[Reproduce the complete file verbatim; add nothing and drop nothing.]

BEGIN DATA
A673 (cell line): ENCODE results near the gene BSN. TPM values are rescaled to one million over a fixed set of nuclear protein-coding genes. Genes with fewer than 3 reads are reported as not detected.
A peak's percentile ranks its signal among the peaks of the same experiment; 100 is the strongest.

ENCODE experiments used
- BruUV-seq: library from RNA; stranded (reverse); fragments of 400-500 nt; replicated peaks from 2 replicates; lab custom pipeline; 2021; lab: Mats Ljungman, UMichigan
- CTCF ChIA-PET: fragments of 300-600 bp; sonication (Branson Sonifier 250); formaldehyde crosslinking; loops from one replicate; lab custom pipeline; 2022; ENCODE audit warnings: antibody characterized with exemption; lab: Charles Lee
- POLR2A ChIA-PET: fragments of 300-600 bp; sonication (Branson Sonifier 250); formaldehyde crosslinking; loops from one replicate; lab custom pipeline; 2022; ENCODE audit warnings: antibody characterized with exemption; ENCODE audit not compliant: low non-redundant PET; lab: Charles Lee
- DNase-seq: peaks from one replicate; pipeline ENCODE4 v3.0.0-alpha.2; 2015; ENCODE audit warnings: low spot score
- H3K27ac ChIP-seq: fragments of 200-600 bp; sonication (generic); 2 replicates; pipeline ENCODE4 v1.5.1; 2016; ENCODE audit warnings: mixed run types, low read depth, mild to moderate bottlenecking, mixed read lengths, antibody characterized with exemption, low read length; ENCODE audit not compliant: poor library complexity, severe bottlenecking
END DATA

A673 (cell line): ENCODE results near the gene BSN. TPM values are rescaled to one million over a fixed set of nuclear protein-coding genes. Genes with fewer than 3 reads are reported as not detected.
A peak's percentile ranks its signal among the peaks of the same experiment; 100 is the strongest.

ENCODE experiments used
- BruUV-seq: library from RNA; stranded (reverse); fragments of 400-500 nt; replicated peaks from 2 replicates; lab custom pipeline; 2021; lab: Mats Ljungman, UMichigan
- CTCF ChIA-PET: fragments of 300-600 bp; sonication (Branson Sonifier 250); formaldehyde crosslinking; loops from one replicate; lab custom pipeline; 2022; ENCODE audit warnings: antibody characterized with exemption; lab: Charles Lee
- POLR2A ChIA-PET: fragments of 300-600 bp; sonication (Branson Sonifier 250); formaldehyde crosslinking; loops from one replicate; lab custom pipeline; 2022; ENCODE audit warnings: antibody characterized with exemption; ENCODE audit not compliant: low non-redundant PET; lab: Charles Lee
- DNase-seq: peaks from one replicate; pipeline ENCODE4 v3.0.0-alpha.2; 2015; ENCODE audit warnings: low spot score
- H3K27ac ChIP-seq: fragments of 200-600 bp; sonication (generic); 2 replicates; pipeline ENCODE4 v1.5.1; 2016; ENCODE audit warnings: mixed run types, low read depth, mild to moderate bottlenecking, mixed read lengths, antibody characterized with exemption, low read length; ENCODE audit not compliant: poor library complexity, severe bottlenecking